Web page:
Author Archives: Alyssa

Alyssa’s Feminist Analysis of “Dear Future Husband”

I will be the first to admit that I have a self-professed love-hate relationship with Meghan Trainor. This opinion originally stemmed from the fact that she considers herself a symbol for female empowerment, though she does not consider herself to be a feminist (Hampp, “Meghan Trainor”). Another reason for my negative bias is that she has a tendency to both uplift and oppress women in her songs.

Meghan Trainer herself combats both the media’s and the public’s unhealthy obsession with women being “thin”, but it is not without a cost. In her most popular song, “All About That Bass”, she promotes a curvier body style, but conversely excludes those women who have a slimmer body shape. This exclusion of a good portion of the female population is understandable considering that the topic of different, healthy body sizes is still fresh and the execution will obviously not be perfect. But what is less understandable is the issue presented in her newer song, “Dear Future Husband”. The song leaves the average feminist with mixed feelings as the lyrics both promote and reject the patriarchy all at once.

The term patriarchy is characterized as “any culture that privileges men by promoting traditional gender roles” (Tyson 80). We live in a patriarchal society that is a fact that no one would be able to deny. We value sports over homemaking, war over knitting, and any traditional “feminine” behavior as less respected. The motif of the stay at home wife is a perfect example of one of the many products of our patriarchal society. Typically when we think of the historical model of the “perfect wife”, we think of a women who cooks, cleans, and desires to please her husband. Meghan Trainor at first combats the notion of the societal idealization of the “perfect wife” by singing:

You got that 9 to 5
But, baby, so do I
So don’t be thinking I’ll be home and baking apple pies
I never learned to cook
        But I can write a hook          

While she asserts that she has a job, and therefore provides at least some part of the household income, she inadvertently falls back into the traditional notion of the “perfect wife” by numerously referencing the exchange of goods and services for either sexual or submissive behaviors. Some of the lines are as follows:

And don’t forget the flowers every anniversary
‘Cause if you’ll treat me right
I’ll be the perfect wife
Buying groceries
Buy-buying what you need

And later goes on to sing:

Just be a classy guy
Buy me a ring
Buy-buy me a ring (babe)

In both of these examples, Meghan Trainor asserts that she will conform to the patriarchal ideals of the “perfect wife” if her future husband fulfills his role as the provider, even though she makes money and has a job of on her own. This implies that money and flowers will buy her affection and her submissiveness toward her husband.

The exchange of goods for services is not the only issue that is presented in this song that combats feminist ideology, but also that of women being termed “hysterical”. Tyson, in her critical theory book, reiterates that hysteria is diagnosed almost exclusively to women characterized as “over emotional” while male counterparts are given a less severe diagnosis, such as “shortness of temper” instead (82). The idea that women tend to be more emotional and are consequently less logical than men is also endorsed in this song when she sings:

You gotta know how to treat me like a lady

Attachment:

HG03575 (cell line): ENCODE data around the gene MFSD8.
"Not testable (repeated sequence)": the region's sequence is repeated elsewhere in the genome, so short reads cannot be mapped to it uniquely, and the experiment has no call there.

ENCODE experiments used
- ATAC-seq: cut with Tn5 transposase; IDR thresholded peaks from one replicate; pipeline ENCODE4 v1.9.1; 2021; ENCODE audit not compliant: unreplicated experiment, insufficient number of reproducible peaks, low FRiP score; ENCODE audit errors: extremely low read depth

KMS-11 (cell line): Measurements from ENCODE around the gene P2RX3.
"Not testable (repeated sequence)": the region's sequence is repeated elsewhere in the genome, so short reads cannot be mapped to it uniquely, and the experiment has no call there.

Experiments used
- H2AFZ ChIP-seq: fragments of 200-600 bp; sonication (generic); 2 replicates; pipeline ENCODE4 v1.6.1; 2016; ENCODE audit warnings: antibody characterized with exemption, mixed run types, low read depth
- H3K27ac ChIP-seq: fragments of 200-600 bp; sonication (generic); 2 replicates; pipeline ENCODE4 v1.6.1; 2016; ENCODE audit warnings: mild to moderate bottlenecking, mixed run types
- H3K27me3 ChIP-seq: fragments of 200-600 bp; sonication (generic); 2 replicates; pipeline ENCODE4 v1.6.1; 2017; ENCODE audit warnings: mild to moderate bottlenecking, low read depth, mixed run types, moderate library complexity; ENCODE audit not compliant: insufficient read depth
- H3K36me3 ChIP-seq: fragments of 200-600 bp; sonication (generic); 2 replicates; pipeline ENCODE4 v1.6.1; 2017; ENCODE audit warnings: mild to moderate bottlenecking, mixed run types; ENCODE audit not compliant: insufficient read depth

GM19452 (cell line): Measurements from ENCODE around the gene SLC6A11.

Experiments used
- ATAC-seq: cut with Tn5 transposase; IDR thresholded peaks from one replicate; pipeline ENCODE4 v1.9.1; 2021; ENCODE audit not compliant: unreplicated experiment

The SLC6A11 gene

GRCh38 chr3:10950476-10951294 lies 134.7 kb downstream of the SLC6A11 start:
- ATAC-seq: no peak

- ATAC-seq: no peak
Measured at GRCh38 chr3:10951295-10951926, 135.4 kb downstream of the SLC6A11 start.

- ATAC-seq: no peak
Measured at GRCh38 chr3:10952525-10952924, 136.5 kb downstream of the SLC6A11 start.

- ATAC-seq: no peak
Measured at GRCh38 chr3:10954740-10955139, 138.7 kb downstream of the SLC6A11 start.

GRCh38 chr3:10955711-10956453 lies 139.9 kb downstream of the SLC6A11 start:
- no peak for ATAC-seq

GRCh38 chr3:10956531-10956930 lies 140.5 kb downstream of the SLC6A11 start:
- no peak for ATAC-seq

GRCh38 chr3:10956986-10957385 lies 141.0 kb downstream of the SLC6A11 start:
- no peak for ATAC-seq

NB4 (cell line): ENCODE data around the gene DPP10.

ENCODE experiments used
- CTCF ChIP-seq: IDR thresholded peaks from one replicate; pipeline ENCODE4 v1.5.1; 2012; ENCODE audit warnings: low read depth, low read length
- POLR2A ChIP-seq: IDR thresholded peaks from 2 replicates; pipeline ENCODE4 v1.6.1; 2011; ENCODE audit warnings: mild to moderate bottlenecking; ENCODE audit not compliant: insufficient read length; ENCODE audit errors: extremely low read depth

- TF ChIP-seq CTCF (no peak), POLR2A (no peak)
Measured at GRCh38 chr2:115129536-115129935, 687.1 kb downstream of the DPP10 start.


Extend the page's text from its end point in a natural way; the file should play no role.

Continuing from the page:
Even when I’m acting crazy
Tell me everything’s alright

This presents that her future husband, the logical and rational one, would be the one who would have to endure Meghan Trainor’s “hysterics” because she is unable to do so herself as she is the emotional, irrational one in the relationship.

While this song presents more issues than I would be able to address in this blog post, there are certain songs of Meghan Trainor’s that positively represent women, such as “NO” and “Lips Are Moving”. If you would like an introduction to Meghan Trainor’s music, I would recommend those songs over the more popular ones I have written about today as they have a better message.

Alyssa’s Bridge to the Blog

Today in class we had a discussion about Lewis Carroll’s Alice in Wonderland. Much of the discussion was dominated by various themes and ideas from the children’s book, such as Alice’s confusion of her own identity or her intelligence. The one theme in particular that I thought was under-discussed was the theme of imperialism. Alice is sweet and well-mannered, but is also tremendously close-minded about the bizarre culture of Wonderland. The one event in particular that struck me as significant was when Alice stumbled upon the home of the Duchess. The Footman stood beside the door when she arrived hoping to gain entry. Alice looked towards the Footman and asked what she should do. To her dismay, the Footman responded “[a]nything you like” (p. 44). Alice becomes increasingly frustrated because where she comes from, the footman is supposed to open the door for guests and instruct them on where to find the authority figure of the house. When that doesn’t happen, Alice calls him “perfectly idiotic” (p. 44) and opens the door herself.

Alice feels superior over the residing creatures of Wonderland. Not only in this scene, but also in a good portion of the novel such as when she is mistaken for a serpent by a pigeon or when she loses interest in the baby she saves because it turned into a pig. In all of these cases, Alice does not try to adapt to the culture and its people, but ignores or insults them for not acting like her. The Alice we meet at the beginning of the novel is very different than the Alice we have at the end. As her adventure comes to a close she finally comes to the conclusion that just because a culture is dissimilar from your own does not mean it is wrong.